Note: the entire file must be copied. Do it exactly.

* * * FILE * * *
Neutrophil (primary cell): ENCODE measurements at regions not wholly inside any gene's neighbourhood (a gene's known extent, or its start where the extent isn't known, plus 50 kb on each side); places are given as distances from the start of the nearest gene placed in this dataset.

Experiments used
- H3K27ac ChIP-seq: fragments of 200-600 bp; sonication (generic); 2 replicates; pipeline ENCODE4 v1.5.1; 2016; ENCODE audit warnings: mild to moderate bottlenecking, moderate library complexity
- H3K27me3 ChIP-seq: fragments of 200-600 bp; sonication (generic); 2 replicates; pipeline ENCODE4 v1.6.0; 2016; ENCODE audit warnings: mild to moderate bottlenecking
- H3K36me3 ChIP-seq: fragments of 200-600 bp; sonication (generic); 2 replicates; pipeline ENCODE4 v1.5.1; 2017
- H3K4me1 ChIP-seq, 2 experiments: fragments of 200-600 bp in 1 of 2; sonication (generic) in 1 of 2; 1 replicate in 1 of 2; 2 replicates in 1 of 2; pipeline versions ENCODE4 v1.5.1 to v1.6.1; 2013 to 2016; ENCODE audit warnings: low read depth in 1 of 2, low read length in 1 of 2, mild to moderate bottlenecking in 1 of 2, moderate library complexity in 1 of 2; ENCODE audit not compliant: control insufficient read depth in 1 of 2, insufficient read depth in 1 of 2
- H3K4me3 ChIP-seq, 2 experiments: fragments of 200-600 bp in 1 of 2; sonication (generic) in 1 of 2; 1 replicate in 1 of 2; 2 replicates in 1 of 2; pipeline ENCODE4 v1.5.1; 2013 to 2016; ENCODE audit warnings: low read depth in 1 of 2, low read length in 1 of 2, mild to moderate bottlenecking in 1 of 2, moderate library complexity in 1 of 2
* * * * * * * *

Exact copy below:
Neutrophil (primary cell): ENCODE measurements at regions not wholly inside any gene's neighbourhood (a gene's known extent, or its start where the extent isn't known, plus 50 kb on each side); places are given as distances from the start of the nearest gene placed in this dataset.

Experiments used
- H3K27ac ChIP-seq: fragments of 200-600 bp; sonication (generic); 2 replicates; pipeline ENCODE4 v1.5.1; 2016; ENCODE audit warnings: mild to moderate bottlenecking, moderate library complexity
- H3K27me3 ChIP-seq: fragments of 200-600 bp; sonication (generic); 2 replicates; pipeline ENCODE4 v1.6.0; 2016; ENCODE audit warnings: mild to moderate bottlenecking
- H3K36me3 ChIP-seq: fragments of 200-600 bp; sonication (generic); 2 replicates; pipeline ENCODE4 v1.5.1; 2017
- H3K4me1 ChIP-seq, 2 experiments: fragments of 200-600 bp in 1 of 2; sonication (generic) in 1 of 2; 1 replicate in 1 of 2; 2 replicates in 1 of 2; pipeline versions ENCODE4 v1.5.1 to v1.6.1; 2013 to 2016; ENCODE audit warnings: low read depth in 1 of 2, low read length in 1 of 2, mild to moderate bottlenecking in 1 of 2, moderate library complexity in 1 of 2; ENCODE audit not compliant: control insufficient read depth in 1 of 2, insufficient read depth in 1 of 2
- H3K4me3 ChIP-seq, 2 experiments: fragments of 200-600 bp in 1 of 2; sonication (generic) in 1 of 2; 1 replicate in 1 of 2; 2 replicates in 1 of 2; pipeline ENCODE4 v1.5.1; 2013 to 2016; ENCODE audit warnings: low read depth in 1 of 2, low read length in 1 of 2, mild to moderate bottlenecking in 1 of 2, moderate library complexity in 1 of 2